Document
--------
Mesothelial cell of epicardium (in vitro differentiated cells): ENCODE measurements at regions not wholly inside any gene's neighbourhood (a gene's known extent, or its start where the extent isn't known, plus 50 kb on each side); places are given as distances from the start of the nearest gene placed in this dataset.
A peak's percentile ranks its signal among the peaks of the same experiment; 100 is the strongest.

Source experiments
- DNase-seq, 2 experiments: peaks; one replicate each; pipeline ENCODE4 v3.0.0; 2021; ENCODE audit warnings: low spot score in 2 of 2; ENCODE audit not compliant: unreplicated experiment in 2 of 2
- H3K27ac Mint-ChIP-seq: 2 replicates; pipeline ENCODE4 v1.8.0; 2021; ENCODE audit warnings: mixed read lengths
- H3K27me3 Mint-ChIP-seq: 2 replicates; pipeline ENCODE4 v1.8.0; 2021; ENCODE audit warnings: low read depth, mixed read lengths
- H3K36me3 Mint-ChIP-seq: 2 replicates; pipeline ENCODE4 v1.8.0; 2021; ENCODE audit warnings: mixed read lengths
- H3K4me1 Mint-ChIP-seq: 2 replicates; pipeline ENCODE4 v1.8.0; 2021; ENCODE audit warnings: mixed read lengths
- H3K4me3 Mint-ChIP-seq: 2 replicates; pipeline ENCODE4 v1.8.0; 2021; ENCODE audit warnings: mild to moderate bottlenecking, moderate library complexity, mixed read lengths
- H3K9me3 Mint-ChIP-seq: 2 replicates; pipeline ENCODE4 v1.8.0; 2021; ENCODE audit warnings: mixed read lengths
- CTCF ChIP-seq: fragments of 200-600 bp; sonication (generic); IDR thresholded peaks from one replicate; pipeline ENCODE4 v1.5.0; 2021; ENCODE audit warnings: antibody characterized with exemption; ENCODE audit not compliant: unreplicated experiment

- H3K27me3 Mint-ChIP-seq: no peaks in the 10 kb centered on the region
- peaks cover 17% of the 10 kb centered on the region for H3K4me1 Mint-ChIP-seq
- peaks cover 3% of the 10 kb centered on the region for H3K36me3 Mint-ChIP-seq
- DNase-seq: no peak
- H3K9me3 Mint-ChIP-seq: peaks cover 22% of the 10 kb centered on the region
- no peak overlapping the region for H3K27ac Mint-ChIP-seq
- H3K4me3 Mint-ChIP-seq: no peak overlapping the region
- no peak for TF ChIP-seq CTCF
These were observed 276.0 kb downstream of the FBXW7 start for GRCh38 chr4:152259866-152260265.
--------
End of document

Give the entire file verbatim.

Mesothelial cell of epicardium (in vitro differentiated cells): ENCODE measurements at regions not wholly inside any gene's neighbourhood (a gene's known extent, or its start where the extent isn't known, plus 50 kb on each side); places are given as distances from the start of the nearest gene placed in this dataset.
A peak's percentile ranks its signal among the peaks of the same experiment; 100 is the strongest.

Source experiments
- DNase-seq, 2 experiments: peaks; one replicate each; pipeline ENCODE4 v3.0.0; 2021; ENCODE audit warnings: low spot score in 2 of 2; ENCODE audit not compliant: unreplicated experiment in 2 of 2
- H3K27ac Mint-ChIP-seq: 2 replicates; pipeline ENCODE4 v1.8.0; 2021; ENCODE audit warnings: mixed read lengths
- H3K27me3 Mint-ChIP-seq: 2 replicates; pipeline ENCODE4 v1.8.0; 2021; ENCODE audit warnings: low read depth, mixed read lengths
- H3K36me3 Mint-ChIP-seq: 2 replicates; pipeline ENCODE4 v1.8.0; 2021; ENCODE audit warnings: mixed read lengths
- H3K4me1 Mint-ChIP-seq: 2 replicates; pipeline ENCODE4 v1.8.0; 2021; ENCODE audit warnings: mixed read lengths
- H3K4me3 Mint-ChIP-seq: 2 replicates; pipeline ENCODE4 v1.8.0; 2021; ENCODE audit warnings: mild to moderate bottlenecking, moderate library complexity, mixed read lengths
- H3K9me3 Mint-ChIP-seq: 2 replicates; pipeline ENCODE4 v1.8.0; 2021; ENCODE audit warnings: mixed read lengths
- CTCF ChIP-seq: fragments of 200-600 bp; sonication (generic); IDR thresholded peaks from one replicate; pipeline ENCODE4 v1.5.0; 2021; ENCODE audit warnings: antibody characterized with exemption; ENCODE audit not compliant: unreplicated experiment

- H3K27me3 Mint-ChIP-seq: no peaks in the 10 kb centered on the region
- peaks cover 17% of the 10 kb centered on the region for H3K4me1 Mint-ChIP-seq
- peaks cover 3% of the 10 kb centered on the region for H3K36me3 Mint-ChIP-seq
- DNase-seq: no peak
- H3K9me3 Mint-ChIP-seq: peaks cover 22% of the 10 kb centered on the region
- no peak overlapping the region for H3K27ac Mint-ChIP-seq
- H3K4me3 Mint-ChIP-seq: no peak overlapping the region
- no peak for TF ChIP-seq CTCF
These were observed 276.0 kb downstream of the FBXW7 start for GRCh38 chr4:152259866-152260265.